Talk on, Shehrezad

15-12-2011 10:12 AM

Robeir al-Faris


A superb screenplay, masterful direction and excellent acting collaborated to make the film Ehki Ya Shahrazad (Talk on, Shehrezad) such a huge success. The film, which boldly focuses on gender issues, exposes the oppression against women rampant in Egyptian society, and how intimately related this oppression is to social and political corruption.

Corruption galore
The TV announcer Heba Younis—played by Mona Zaki in one of her best roles on the screen—hosts a talk show Nihayat al-Masaa…Bidayet al-Sabah (End of the evening…Beginning of the day) in al-Shams(The Sun) Channel. The debates featured in her show expose political corruption, spilling over difficulties into her own household. Younis’ husband is an ambitious journalist who aspires to be editor-in-chief of his State-owned paper; in fact he has been promised by the officials concerned to attain this post if his wife refrained from tackling ‘thorny’ issues on her show. Accordingly, he pressures his wife to do so, insisting that his career hung on her compliance with that wish. Younis resolves to support her husband. She decides to play it safe by tackling women’s problems and grievances in her show. Little does she know how much trouble this would land her into since, under the surface, it again exposes in a flagrant manner an unimaginable degree of corruption.

Headache
Younis presents the problem of spinsterhood through Sawsan Badr who spends time in a mental hospital. The agony of Badr exposes the widespread macho concept that views women, even within the marriage establishment, as no more than a sexual object. Badr had refused to sacrifice her freedom, salary, and car to marry a tyrant who required her full submission to his wishes, to the point of demanding that she dons the veil. The film condemns hijab in the sense that some women veil not only their hair but also their minds.
Younis’ husband believes that she presents disgusting stories that tarnish Egypt’s image. Since she brings to light true stories of social and political corruption, he would like his wife to stay away from such a headache.
Younis presents the story of three ugly sisters who lose their father, a paint-shop owner. They decide to let a faithful shop hand manage their shop instead of their drug-addict uncle. The three had never got married; each feels independently the shop hand may make her a good husband, and makes subtle advances to him. As he observes the eagerness of all three to marry him he takes advantage of the situation and has affairs with each of them. Predictably, the sisters discover his filthiness; the eldest kills him and is sentenced to 15 years in prison.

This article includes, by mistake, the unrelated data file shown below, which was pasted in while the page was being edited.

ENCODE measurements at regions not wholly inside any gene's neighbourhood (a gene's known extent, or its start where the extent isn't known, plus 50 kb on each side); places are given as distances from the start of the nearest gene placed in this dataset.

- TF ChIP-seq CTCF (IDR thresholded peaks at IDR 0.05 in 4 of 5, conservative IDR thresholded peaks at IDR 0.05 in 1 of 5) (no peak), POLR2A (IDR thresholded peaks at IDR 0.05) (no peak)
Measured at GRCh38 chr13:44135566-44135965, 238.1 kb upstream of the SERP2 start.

The ultimate in oppression
Following a ministerial change, Younis’s attention is captured by a woman who holds a one-person demonstration, holding a banner questioning how ministers are selected. Younis hosts her on her show, where she says she is a dentist and was once engaged to a gallant gentleman—played by Mahmoud Hemeida. When she discovers before the wedding that she is pregnant he disclaims any charge of paternity by claiming he is sterile. He blackmails her into paying him a huge sum of money or he would scandalise her. She then discovers he makes it a business of his to swindle rich women of their money. She somehow manages to get rid of him, but is stunned to find him become a minister. Hence the one-woman demonstration.
Younis goes home that evening to find an infuriated husband awaiting her. He has been rejected as editor-in-chief because of the embarrassment his wife’s talk-show has caused to the government. He turns against her with all his frustration and savagely beats her.
But Younis presents her star show the following evening. With no make-up to hide her bruised face and black eyes, she goes on air to tell her personal story, the ultimate in female oppression.

Contemplation
Ehki Ya Shahrazad is a rich panorama of the harsh oppression that Egyptian woman suffer. And it exposes the masculine macho thought that sees in women oppression the ultimate exercise of male power.
The film offers magnificent cinematography and excellent use of filming to make its point. Younger audiences may find the sequence of shots too slow; however it is this slow pace that gives the spectator an opportunity to contemplate the events. Cinema is, after all, the art of the “scene”.

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